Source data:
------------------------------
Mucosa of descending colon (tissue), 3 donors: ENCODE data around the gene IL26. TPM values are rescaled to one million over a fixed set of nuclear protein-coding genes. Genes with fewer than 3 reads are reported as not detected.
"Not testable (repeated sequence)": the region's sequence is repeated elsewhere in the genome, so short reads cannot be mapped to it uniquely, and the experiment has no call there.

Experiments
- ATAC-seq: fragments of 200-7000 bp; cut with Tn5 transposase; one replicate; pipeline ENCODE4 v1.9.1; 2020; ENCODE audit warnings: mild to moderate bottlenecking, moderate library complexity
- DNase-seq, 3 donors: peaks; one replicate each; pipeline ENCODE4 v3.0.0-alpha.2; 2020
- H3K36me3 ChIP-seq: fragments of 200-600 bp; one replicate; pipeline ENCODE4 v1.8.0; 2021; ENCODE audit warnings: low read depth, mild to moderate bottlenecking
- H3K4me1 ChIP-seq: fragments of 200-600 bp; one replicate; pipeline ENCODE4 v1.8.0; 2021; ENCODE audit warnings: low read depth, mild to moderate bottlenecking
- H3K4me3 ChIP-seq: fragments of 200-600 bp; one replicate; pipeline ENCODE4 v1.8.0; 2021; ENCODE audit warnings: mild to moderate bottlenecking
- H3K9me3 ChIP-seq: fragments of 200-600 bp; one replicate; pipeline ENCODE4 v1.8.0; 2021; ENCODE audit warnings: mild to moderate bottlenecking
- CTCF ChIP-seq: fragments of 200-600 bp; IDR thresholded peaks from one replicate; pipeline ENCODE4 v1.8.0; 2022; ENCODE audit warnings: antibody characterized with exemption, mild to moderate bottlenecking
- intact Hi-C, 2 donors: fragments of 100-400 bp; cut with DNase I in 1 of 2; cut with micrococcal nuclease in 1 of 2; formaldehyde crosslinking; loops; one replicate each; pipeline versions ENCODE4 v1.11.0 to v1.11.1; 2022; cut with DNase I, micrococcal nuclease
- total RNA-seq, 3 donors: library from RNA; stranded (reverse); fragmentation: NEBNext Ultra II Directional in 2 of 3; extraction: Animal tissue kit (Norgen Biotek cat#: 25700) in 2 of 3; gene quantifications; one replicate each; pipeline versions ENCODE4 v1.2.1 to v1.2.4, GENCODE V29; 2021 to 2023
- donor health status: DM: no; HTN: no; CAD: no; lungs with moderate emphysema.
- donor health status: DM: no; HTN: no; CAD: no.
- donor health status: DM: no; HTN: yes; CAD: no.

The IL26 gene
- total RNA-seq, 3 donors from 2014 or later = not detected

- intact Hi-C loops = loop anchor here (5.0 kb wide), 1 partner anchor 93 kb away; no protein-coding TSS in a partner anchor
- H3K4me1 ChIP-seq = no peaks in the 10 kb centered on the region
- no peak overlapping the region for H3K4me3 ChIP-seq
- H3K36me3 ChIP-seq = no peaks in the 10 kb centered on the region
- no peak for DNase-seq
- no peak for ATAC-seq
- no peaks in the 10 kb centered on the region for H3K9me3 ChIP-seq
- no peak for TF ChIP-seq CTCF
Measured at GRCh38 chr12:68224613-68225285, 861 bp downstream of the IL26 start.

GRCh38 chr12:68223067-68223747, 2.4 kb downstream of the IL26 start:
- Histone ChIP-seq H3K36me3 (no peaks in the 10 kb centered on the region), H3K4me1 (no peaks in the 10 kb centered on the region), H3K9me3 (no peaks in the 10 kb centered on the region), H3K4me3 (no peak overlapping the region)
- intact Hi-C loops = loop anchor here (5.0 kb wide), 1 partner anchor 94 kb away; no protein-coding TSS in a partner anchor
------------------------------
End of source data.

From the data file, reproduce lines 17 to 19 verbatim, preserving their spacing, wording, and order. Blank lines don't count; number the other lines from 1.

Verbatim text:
- total RNA-seq, 3 donors from 2014 or later = not detected

- intact Hi-C loops = loop anchor here (5.0 kb wide), 1 partner anchor 93 kb away; no protein-coding TSS in a partner anchor
- H3K4me1 ChIP-seq = no peaks in the 10 kb centered on the region